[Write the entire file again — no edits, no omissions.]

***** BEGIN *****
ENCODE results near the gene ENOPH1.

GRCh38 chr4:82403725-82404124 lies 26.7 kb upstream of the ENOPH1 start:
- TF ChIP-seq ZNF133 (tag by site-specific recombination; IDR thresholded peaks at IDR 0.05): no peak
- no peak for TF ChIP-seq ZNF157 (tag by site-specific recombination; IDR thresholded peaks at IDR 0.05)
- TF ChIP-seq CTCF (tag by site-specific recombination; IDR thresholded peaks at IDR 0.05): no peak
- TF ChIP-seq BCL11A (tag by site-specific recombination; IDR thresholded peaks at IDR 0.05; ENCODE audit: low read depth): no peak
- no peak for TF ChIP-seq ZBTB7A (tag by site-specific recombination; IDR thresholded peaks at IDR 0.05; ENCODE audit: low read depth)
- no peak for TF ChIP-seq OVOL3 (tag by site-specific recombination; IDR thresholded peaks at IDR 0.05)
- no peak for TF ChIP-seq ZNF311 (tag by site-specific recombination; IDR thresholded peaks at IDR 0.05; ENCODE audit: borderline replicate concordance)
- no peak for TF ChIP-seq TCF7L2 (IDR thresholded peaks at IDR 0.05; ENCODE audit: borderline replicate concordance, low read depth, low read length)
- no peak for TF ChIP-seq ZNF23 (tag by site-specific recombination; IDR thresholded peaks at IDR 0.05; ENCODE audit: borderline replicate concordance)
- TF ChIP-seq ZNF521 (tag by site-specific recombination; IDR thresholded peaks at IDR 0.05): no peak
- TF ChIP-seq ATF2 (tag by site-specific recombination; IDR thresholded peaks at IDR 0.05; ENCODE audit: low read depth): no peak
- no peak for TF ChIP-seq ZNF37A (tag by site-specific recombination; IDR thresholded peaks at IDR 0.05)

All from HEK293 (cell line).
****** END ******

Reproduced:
ENCODE results near the gene ENOPH1.

GRCh38 chr4:82403725-82404124 lies 26.7 kb upstream of the ENOPH1 start:
- TF ChIP-seq ZNF133 (tag by site-specific recombination; IDR thresholded peaks at IDR 0.05): no peak
- no peak for TF ChIP-seq ZNF157 (tag by site-specific recombination; IDR thresholded peaks at IDR 0.05)
- TF ChIP-seq CTCF (tag by site-specific recombination; IDR thresholded peaks at IDR 0.05): no peak
- TF ChIP-seq BCL11A (tag by site-specific recombination; IDR thresholded peaks at IDR 0.05; ENCODE audit: low read depth): no peak
- no peak for TF ChIP-seq ZBTB7A (tag by site-specific recombination; IDR thresholded peaks at IDR 0.05; ENCODE audit: low read depth)
- no peak for TF ChIP-seq OVOL3 (tag by site-specific recombination; IDR thresholded peaks at IDR 0.05)
- no peak for TF ChIP-seq ZNF311 (tag by site-specific recombination; IDR thresholded peaks at IDR 0.05; ENCODE audit: borderline replicate concordance)
- no peak for TF ChIP-seq TCF7L2 (IDR thresholded peaks at IDR 0.05; ENCODE audit: borderline replicate concordance, low read depth, low read length)
- no peak for TF ChIP-seq ZNF23 (tag by site-specific recombination; IDR thresholded peaks at IDR 0.05; ENCODE audit: borderline replicate concordance)
- TF ChIP-seq ZNF521 (tag by site-specific recombination; IDR thresholded peaks at IDR 0.05): no peak
- TF ChIP-seq ATF2 (tag by site-specific recombination; IDR thresholded peaks at IDR 0.05; ENCODE audit: low read depth): no peak
- no peak for TF ChIP-seq ZNF37A (tag by site-specific recombination; IDR thresholded peaks at IDR 0.05)

All from HEK293 (cell line).